Everything has a history-museums included
This year marks the 80th anniversary of the museum’s official opening in 1939. The Golden History Museum has a complicated history with various fits and starts, and honestly, we don’t have it all nailed down, yet. I summarized this history from an old museum business plan dating from August 1999.
The origin of the Golden History Museum dates back to a Works Progress Administration (WPA) project in August 1938. Prominent pioneers and ladies’ groups organized a museum committee with the help of the Jefferson County American Red Cross chapter, the local PTA and the American Legion to collect items for a new museum. The museum was originally housed in what was the North School in Golden. After the WPA disbanded in 1941, the museum ceased to operate, and artifacts not reclaimed by owners were boxed and stored in the basement of the old Jefferson County Courthouse. They remained there until 1953 when the Mount Lookout Chapter of the National Society Daughters of American Revolution (NSDAR) adopted the museum, and persuaded Jefferson County to reopen the museum with the Chapter as managers. Jefferson County agreed to house the museum in the recently vacated courthouse and allowed funding for heat, light and some building redecorating. With the help of a local Boy Scout troop, students from the State Industrial School and donations from the local Kiwanis Club, the museum officially opened its doors on February 22, 1954.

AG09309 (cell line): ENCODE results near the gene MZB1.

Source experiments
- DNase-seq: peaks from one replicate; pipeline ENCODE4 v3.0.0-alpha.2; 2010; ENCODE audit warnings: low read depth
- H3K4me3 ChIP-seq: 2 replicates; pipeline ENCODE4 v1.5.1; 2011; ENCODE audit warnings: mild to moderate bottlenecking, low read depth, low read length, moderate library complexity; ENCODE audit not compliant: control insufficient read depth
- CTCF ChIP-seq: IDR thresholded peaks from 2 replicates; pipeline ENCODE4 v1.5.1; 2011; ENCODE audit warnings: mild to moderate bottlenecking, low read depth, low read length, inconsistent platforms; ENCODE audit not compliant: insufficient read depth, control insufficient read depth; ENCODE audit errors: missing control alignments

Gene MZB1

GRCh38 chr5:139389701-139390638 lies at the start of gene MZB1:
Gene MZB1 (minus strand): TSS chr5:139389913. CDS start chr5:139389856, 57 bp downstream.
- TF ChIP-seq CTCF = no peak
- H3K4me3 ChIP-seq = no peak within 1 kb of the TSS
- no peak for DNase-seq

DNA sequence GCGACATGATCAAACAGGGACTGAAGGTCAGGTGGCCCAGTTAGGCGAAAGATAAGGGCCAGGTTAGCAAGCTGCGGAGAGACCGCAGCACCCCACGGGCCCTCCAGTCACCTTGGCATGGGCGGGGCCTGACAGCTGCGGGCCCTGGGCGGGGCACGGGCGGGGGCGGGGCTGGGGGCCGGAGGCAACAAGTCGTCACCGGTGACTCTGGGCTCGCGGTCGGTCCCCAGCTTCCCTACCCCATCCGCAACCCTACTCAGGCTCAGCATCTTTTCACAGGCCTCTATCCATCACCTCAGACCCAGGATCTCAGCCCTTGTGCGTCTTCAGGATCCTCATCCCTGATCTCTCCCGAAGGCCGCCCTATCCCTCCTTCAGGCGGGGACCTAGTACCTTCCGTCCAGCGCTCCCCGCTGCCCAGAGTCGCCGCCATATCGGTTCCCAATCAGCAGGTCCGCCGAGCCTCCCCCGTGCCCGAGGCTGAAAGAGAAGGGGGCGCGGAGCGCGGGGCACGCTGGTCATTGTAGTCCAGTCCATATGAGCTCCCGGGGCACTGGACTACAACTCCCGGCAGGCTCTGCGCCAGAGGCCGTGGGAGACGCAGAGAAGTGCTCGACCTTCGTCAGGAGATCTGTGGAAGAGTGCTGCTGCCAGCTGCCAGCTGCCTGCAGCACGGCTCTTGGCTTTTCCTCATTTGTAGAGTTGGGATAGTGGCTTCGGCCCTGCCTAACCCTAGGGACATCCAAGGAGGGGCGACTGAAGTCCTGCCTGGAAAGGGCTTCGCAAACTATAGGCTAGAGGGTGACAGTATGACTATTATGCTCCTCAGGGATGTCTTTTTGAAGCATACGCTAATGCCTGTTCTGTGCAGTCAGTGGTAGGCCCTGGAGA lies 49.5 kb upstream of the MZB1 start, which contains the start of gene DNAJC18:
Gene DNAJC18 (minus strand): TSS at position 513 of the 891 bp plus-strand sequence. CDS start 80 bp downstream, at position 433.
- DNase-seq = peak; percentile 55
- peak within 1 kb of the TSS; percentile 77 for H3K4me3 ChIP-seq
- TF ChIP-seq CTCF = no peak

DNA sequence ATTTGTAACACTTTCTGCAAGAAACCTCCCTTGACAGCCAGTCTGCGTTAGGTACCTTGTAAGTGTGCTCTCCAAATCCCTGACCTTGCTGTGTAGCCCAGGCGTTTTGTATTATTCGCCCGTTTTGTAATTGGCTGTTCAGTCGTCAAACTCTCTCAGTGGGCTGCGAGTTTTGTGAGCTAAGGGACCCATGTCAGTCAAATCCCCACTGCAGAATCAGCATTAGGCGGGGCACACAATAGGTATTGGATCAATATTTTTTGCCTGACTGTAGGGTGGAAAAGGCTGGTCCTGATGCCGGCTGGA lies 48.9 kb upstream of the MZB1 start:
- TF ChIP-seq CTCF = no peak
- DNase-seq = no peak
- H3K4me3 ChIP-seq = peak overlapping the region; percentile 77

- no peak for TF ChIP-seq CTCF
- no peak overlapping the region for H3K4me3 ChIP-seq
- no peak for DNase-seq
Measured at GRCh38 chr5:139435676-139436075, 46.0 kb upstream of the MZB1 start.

In 1958, Jefferson County decided to abandon the old courthouse (because a new one was built) and offered the museum, its collection and current funds to the City of Golden. Golden citizens voted overwhelmingly to build the west wing of the newly planned municipal center specifically for the museum. The City agreed to accept the museum and the Mount Lookout Chapter of the National Society Daughters of American Revolution pledged their on-going management with some financial support from the city. The new Civic Center for Golden was dedicated on May 6, 1961.
In addition to the museum, the center also contained a fire station, police station, city offices, chamber of commerce office, and the Golden branch of the Jefferson County Library. Interestingly, this idea is coming full circle with recent news that the CIty of Golden will purchase the MillerCoors North Office Buidling at 311 10th Street to create a grand new municipal center—a center that will once again include the history museum, and yet-to-be-determined Golden cultural organizations. History does repeat itself.
In October 1996, the museum moved out of Golden City Hall to the recently vacated Golden Library building at 923 10th Street (our current location). The City spent about $100,000 on renovations, greatly expanding the existing floor space to make room for more displays and better storage.
That is all for now. I hope to share more contemporary museum history later this year. One last fun fact: The museum launched the first membership drive in 1998, successfully raising about $6K. Not bad.
Mark Dodge, Curator